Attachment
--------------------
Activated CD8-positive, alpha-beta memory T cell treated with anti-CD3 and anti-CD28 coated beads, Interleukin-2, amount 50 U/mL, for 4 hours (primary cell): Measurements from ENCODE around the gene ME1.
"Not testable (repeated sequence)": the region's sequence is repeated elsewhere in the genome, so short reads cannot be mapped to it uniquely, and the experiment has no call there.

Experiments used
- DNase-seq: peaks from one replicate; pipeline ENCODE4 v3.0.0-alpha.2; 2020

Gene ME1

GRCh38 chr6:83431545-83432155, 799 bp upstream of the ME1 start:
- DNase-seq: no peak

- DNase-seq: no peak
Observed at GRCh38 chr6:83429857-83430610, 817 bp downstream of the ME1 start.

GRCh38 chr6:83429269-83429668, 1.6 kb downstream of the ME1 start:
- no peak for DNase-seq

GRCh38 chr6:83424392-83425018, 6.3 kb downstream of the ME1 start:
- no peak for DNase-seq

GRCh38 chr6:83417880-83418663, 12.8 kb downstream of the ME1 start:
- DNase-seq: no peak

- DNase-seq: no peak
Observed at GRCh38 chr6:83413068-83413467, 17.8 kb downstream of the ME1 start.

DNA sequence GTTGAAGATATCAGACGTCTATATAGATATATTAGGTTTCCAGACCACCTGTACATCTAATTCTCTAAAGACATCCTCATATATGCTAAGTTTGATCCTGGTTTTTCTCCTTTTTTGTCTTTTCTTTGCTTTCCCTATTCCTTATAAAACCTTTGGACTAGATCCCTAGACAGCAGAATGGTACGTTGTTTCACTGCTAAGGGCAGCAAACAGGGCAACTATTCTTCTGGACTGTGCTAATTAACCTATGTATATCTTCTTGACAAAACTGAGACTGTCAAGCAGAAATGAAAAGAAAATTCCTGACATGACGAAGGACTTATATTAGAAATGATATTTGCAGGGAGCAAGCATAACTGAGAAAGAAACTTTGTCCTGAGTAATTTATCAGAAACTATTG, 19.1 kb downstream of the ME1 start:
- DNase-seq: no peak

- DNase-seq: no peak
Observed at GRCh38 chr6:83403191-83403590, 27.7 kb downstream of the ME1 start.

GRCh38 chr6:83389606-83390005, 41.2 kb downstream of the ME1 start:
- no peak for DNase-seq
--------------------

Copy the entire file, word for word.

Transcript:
Activated CD8-positive, alpha-beta memory T cell treated with anti-CD3 and anti-CD28 coated beads, Interleukin-2, amount 50 U/mL, for 4 hours (primary cell): Measurements from ENCODE around the gene ME1.
"Not testable (repeated sequence)": the region's sequence is repeated elsewhere in the genome, so short reads cannot be mapped to it uniquely, and the experiment has no call there.

Experiments used
- DNase-seq: peaks from one replicate; pipeline ENCODE4 v3.0.0-alpha.2; 2020

Gene ME1

GRCh38 chr6:83431545-83432155, 799 bp upstream of the ME1 start:
- DNase-seq: no peak

- DNase-seq: no peak
Observed at GRCh38 chr6:83429857-83430610, 817 bp downstream of the ME1 start.

GRCh38 chr6:83429269-83429668, 1.6 kb downstream of the ME1 start:
- no peak for DNase-seq

GRCh38 chr6:83424392-83425018, 6.3 kb downstream of the ME1 start:
- no peak for DNase-seq

GRCh38 chr6:83417880-83418663, 12.8 kb downstream of the ME1 start:
- DNase-seq: no peak

- DNase-seq: no peak
Observed at GRCh38 chr6:83413068-83413467, 17.8 kb downstream of the ME1 start.

DNA sequence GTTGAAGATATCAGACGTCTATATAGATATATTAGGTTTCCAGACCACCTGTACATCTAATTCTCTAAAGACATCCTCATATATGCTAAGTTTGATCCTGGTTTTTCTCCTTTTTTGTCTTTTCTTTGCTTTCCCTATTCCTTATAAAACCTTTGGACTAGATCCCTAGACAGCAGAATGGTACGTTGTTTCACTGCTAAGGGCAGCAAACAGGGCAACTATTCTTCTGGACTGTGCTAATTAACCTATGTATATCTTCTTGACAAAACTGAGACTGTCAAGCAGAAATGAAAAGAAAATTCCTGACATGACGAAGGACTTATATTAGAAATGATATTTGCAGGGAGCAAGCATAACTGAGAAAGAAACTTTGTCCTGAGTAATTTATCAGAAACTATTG, 19.1 kb downstream of the ME1 start:
- DNase-seq: no peak

- DNase-seq: no peak
Observed at GRCh38 chr6:83403191-83403590, 27.7 kb downstream of the ME1 start.

GRCh38 chr6:83389606-83390005, 41.2 kb downstream of the ME1 start:
- no peak for DNase-seq